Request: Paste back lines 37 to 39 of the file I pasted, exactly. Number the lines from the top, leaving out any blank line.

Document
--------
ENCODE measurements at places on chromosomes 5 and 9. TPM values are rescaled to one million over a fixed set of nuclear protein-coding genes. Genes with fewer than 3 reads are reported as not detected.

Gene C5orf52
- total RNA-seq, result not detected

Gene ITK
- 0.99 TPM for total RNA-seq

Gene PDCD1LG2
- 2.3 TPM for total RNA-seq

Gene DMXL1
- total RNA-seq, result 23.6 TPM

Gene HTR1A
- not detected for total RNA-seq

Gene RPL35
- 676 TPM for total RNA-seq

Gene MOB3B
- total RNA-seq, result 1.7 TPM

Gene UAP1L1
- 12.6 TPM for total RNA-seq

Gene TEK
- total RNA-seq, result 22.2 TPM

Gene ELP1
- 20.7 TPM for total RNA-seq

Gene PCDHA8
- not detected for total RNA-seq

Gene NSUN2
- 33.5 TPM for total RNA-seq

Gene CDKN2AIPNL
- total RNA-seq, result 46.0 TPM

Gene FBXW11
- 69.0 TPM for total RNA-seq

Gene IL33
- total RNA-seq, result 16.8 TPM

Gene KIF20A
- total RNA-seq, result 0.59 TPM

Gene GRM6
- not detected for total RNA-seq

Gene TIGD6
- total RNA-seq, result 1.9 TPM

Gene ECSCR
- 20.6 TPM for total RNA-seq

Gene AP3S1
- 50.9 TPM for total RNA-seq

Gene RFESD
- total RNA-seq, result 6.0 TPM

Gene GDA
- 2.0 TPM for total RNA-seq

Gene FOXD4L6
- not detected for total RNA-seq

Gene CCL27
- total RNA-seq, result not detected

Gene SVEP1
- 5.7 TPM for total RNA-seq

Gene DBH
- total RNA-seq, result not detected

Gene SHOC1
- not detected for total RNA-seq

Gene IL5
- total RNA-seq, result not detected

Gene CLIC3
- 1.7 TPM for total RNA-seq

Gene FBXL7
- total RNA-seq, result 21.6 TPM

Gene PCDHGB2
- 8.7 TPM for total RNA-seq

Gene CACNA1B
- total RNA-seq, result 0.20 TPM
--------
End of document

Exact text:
- total RNA-seq, result 1.9 TPM

Gene ECSCR
- 20.6 TPM for total RNA-seq